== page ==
Similarly, if there is a dispute between the parties regarding the “highest and best use” of the property, the owner may testify as to the property’s fitness for a particular use. (Red Mountain, LLC v. Fallbrook Public Utility Dist. (2006) 143 Cal.App.4th 333, 358.)

Alternatively a witness who owns similar property in the same general area as the subject property is not qualified to provide an opinion on the subject property’s value if the witness is not familiar with the subject property or with sales of similar properties in the subject property’s vicinity. (People v. McReynolds (1939) 31 Cal.App.2d 219, 225-226.) 

Nevertheless, a property owner may retain a real estate expert or appraiser to provide expert testimony regarding their property’s value. This form of expert testimony may bolster an owner’s conclusion regarding the value of their property. For example, in Young v. Redman, both a property owner and the owner’s expert land appraiser testified to a certain value of the owner’s land. (Young v. Redman (1976) 55 Cal.App.3d 827, 833.) The court held that the testimony of the owner and the appraiser, “both independently and taken together, constitutes substantial evidence” to support the conclusion as to the value of the property. 

What are the limits on a property owner’s testimony?

Even though a property owner may testify as to their property’s value, they must provide foundation for their opinion. (Jones v. Wachovia Bank (2014) 230 Cal.App.4th 935, 950-951.) In Jones, a property owner contesting the foreclosure on his property testified that the foreclosure sale price of his home was substantially below market value. The court upheld the trial court’s decision to exclude the property owner’s testimony. 

The court stated that ownership alone does not satisfy the foundation requirement. (Id.) The court cited Evidence Code section 814, which lays out the requirements for foundation: the opinion must be “based on information ‘of a type that reasonably may be relied upon by an expert in forming an opinion as to the value of the property.’” (Jones, 230 Cal.App.4th at 951 (quoting Evid. Code § 814.)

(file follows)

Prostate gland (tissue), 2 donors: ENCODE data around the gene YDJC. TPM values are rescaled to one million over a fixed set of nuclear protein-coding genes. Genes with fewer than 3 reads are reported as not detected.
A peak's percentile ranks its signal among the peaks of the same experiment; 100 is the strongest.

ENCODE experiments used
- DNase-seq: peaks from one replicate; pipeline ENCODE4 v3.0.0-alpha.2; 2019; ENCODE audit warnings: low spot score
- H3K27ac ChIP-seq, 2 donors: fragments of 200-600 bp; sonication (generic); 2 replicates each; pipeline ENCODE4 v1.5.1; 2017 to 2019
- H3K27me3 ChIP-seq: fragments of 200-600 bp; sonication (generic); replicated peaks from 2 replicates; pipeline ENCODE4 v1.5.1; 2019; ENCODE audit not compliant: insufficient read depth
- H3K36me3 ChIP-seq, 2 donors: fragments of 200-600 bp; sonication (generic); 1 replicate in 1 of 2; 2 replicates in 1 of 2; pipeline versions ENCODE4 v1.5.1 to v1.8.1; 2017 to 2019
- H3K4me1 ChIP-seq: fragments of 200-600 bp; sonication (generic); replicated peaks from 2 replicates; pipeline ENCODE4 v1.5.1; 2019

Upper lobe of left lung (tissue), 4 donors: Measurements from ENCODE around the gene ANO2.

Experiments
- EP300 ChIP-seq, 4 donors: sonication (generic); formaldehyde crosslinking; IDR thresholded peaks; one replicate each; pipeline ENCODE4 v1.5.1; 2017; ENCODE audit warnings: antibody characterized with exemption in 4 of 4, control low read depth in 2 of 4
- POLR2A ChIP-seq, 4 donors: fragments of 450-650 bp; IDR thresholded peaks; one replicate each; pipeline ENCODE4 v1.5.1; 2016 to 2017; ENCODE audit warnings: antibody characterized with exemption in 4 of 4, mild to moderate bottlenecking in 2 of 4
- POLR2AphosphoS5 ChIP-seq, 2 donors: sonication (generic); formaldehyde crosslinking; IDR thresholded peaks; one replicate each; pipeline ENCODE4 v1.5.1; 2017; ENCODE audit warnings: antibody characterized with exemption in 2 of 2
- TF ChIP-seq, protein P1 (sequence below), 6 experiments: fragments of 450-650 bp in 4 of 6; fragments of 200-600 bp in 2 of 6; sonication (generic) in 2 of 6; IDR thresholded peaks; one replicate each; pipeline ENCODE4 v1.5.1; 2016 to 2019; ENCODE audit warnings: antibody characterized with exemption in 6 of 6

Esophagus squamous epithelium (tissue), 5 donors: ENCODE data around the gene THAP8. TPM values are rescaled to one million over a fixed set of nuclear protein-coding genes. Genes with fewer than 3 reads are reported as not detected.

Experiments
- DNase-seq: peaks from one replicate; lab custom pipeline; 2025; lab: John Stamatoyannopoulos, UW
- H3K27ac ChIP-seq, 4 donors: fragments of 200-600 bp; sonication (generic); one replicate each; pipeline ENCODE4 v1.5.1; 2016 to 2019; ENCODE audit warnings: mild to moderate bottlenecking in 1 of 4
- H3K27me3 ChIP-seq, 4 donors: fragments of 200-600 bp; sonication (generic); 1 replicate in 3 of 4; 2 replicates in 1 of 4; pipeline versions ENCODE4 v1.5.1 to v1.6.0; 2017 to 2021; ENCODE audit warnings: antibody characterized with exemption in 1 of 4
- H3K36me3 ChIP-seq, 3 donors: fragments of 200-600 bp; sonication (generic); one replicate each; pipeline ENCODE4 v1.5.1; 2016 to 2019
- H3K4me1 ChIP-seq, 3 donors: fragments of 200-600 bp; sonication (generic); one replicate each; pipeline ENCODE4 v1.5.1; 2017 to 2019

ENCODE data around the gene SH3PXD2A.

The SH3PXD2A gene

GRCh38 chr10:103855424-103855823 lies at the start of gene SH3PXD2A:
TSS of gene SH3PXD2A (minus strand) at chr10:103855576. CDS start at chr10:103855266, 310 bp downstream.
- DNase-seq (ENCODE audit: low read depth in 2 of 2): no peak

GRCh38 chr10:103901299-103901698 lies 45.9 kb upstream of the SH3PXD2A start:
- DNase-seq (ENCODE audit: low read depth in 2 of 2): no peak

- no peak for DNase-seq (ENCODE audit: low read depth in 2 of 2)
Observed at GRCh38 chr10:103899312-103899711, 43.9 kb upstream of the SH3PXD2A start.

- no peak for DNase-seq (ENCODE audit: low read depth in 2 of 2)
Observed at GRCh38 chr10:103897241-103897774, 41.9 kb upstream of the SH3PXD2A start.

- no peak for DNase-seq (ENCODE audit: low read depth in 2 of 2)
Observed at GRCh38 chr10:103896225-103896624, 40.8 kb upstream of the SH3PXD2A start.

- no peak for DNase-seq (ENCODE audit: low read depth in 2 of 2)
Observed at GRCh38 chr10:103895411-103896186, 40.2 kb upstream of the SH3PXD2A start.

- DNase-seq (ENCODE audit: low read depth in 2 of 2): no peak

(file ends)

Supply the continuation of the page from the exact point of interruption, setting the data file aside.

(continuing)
However, if the party opposing the owner’s valuation testimony does not object to the testimony or cross-examine the owner at trial, the party cannot attack the testimony on appeal. (In re Marriage of Hargrave (1985) 163 Cal.App.3d 346, 352.) A testifying owner should still provide some basis for their valuation, though, because the opposing party will certainly object to the testimony if the owner provides no details supporting their valuation.

How can the attorneys at Underwood Law Firm, P.C. Help?

Courts have not directly considered whether a co-owner may testify as to the value of their property in a partition context. But Evidence Code section 813 is clear: property owners – and their spouses – may provide opinion testimony regarding the value of their property or their interest in property. Section 814, however, does require that testifying owners provide foundation for their opinion. 

If you are involved in partition proceedings or are considering initiating a partition suit, it is important that you understand how your property’s value will be established. The knowledgeable and dedicated attorneys at Underwood Law Firm, P.C. can help you ensure the value of your property interest is properly established.